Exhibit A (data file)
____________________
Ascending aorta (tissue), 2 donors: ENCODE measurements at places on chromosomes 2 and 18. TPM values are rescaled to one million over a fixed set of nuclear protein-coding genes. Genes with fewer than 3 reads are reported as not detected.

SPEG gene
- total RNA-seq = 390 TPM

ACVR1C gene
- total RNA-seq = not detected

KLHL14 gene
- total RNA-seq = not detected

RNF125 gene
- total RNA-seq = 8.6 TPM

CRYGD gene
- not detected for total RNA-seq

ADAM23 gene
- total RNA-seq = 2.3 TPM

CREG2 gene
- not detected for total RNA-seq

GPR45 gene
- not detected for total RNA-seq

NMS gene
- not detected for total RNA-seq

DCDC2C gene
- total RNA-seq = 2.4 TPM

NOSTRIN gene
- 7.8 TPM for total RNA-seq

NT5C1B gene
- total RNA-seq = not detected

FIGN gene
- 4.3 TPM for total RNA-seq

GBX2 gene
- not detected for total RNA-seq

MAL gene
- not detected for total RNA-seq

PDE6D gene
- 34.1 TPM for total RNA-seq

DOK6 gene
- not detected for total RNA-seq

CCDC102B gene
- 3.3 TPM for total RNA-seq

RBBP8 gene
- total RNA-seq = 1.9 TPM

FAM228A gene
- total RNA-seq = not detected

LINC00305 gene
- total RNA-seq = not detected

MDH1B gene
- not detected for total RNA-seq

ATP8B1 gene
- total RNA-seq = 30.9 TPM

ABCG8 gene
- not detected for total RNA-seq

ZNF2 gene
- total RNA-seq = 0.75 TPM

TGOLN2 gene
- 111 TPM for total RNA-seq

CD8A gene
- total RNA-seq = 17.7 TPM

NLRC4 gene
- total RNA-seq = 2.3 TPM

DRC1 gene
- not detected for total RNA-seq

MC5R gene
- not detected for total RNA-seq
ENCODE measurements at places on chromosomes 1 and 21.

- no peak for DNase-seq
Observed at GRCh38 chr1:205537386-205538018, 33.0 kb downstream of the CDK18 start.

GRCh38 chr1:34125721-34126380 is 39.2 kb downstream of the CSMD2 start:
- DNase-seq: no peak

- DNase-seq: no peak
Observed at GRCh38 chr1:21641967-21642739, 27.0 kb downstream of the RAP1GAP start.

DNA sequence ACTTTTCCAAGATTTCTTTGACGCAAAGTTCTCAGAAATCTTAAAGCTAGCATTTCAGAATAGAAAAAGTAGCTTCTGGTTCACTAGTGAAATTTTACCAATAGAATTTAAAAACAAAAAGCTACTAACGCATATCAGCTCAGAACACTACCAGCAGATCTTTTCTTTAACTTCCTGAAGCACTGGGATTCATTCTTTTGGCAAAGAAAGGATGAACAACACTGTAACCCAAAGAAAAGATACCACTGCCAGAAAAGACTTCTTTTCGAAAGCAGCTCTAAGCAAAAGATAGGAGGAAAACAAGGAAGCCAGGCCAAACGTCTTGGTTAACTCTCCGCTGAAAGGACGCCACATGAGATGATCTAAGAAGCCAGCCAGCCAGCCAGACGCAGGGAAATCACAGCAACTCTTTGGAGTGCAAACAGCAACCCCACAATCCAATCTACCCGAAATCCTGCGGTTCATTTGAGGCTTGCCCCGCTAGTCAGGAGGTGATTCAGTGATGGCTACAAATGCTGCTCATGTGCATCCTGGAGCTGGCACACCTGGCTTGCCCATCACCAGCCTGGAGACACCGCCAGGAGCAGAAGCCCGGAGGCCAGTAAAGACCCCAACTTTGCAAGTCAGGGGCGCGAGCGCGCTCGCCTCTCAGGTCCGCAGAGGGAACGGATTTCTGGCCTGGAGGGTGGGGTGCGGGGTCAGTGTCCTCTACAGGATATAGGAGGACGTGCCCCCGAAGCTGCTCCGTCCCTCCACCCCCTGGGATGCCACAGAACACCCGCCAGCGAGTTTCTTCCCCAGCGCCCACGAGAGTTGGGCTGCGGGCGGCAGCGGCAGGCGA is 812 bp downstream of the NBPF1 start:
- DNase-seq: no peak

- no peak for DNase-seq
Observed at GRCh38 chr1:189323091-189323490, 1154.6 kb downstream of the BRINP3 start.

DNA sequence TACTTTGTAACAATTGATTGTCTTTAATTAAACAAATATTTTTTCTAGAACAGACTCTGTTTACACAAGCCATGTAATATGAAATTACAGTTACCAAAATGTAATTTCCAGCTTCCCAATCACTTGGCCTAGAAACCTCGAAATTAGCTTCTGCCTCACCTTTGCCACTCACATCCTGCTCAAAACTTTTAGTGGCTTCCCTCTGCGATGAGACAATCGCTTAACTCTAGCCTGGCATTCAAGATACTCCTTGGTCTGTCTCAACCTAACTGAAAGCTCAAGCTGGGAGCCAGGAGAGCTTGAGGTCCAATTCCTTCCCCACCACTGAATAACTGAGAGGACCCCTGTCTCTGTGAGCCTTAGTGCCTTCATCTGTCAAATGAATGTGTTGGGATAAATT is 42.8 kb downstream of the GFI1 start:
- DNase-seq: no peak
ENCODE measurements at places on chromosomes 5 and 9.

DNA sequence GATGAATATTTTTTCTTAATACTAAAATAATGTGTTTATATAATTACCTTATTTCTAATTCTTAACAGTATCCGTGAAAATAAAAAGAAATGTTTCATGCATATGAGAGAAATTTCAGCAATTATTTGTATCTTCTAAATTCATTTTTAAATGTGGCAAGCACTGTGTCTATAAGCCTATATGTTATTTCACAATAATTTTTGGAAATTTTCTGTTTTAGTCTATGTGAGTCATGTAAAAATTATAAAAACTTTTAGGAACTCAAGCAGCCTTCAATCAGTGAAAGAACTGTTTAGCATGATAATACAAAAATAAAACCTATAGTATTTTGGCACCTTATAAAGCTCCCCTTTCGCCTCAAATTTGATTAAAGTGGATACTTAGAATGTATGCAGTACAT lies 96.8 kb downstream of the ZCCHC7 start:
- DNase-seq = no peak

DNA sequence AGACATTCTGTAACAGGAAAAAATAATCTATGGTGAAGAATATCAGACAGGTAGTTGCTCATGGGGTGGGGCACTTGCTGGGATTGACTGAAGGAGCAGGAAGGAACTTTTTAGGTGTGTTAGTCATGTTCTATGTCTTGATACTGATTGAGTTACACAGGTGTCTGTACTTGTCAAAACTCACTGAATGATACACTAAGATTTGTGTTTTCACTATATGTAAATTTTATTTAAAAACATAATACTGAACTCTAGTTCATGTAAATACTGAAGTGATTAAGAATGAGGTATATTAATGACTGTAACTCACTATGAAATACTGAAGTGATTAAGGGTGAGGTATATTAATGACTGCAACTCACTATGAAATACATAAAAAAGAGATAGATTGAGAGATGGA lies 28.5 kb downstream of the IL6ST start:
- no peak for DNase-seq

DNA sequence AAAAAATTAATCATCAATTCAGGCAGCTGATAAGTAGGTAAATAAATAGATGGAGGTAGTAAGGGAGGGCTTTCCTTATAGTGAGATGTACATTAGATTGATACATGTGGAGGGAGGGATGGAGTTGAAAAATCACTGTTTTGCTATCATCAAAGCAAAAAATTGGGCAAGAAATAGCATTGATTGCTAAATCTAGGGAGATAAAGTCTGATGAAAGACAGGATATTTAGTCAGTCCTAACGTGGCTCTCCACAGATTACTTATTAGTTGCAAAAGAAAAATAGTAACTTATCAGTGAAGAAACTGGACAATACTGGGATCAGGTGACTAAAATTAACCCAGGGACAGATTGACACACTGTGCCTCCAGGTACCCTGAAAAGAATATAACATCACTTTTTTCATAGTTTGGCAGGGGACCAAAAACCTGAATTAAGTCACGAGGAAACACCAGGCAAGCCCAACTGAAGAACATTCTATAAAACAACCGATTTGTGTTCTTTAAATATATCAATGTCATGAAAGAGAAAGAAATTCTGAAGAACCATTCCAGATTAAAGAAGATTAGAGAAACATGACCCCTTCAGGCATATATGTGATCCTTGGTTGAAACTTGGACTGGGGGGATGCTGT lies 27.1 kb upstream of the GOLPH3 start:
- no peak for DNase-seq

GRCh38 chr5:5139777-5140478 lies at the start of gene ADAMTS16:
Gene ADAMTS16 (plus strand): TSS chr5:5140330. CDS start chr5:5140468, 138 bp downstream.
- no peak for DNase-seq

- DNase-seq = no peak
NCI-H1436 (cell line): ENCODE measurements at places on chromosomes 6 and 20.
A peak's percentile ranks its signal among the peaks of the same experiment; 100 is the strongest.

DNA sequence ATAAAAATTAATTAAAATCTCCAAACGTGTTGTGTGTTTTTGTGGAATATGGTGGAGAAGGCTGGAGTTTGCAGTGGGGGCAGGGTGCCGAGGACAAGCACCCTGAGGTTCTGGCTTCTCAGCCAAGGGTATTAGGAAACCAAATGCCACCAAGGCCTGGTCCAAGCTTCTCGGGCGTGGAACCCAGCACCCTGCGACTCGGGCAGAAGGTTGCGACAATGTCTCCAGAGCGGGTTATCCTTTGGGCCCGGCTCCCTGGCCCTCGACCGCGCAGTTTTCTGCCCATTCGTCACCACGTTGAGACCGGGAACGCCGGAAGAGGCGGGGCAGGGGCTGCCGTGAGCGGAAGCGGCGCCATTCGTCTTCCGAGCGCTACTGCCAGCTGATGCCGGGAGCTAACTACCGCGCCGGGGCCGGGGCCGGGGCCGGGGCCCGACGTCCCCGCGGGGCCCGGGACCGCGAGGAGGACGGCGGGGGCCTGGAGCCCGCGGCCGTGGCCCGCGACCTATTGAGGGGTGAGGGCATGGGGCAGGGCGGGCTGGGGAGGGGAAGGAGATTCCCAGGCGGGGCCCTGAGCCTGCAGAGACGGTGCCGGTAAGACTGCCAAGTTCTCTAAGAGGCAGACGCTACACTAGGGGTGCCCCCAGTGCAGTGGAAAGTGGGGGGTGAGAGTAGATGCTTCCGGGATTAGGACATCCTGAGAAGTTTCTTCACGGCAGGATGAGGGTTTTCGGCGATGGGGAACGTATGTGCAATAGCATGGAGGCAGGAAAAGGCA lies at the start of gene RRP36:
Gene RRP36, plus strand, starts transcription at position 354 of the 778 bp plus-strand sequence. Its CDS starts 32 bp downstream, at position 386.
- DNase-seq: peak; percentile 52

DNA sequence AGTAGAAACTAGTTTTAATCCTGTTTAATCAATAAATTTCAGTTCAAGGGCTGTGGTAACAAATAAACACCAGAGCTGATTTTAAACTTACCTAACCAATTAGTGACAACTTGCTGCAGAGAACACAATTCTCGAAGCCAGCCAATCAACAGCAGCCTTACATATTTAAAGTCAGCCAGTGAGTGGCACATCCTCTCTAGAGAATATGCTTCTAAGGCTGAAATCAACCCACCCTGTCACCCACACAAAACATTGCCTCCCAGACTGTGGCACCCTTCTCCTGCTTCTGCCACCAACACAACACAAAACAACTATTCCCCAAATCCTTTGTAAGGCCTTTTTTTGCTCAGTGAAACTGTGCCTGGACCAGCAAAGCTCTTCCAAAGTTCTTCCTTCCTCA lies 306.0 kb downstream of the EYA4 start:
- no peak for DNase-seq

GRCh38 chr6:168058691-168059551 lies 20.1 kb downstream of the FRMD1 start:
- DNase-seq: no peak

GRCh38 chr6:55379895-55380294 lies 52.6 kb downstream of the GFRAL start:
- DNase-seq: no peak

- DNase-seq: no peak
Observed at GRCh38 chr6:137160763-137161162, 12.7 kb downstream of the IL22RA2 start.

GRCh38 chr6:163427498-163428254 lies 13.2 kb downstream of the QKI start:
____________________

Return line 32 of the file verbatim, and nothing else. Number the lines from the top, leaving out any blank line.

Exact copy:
PDE6D gene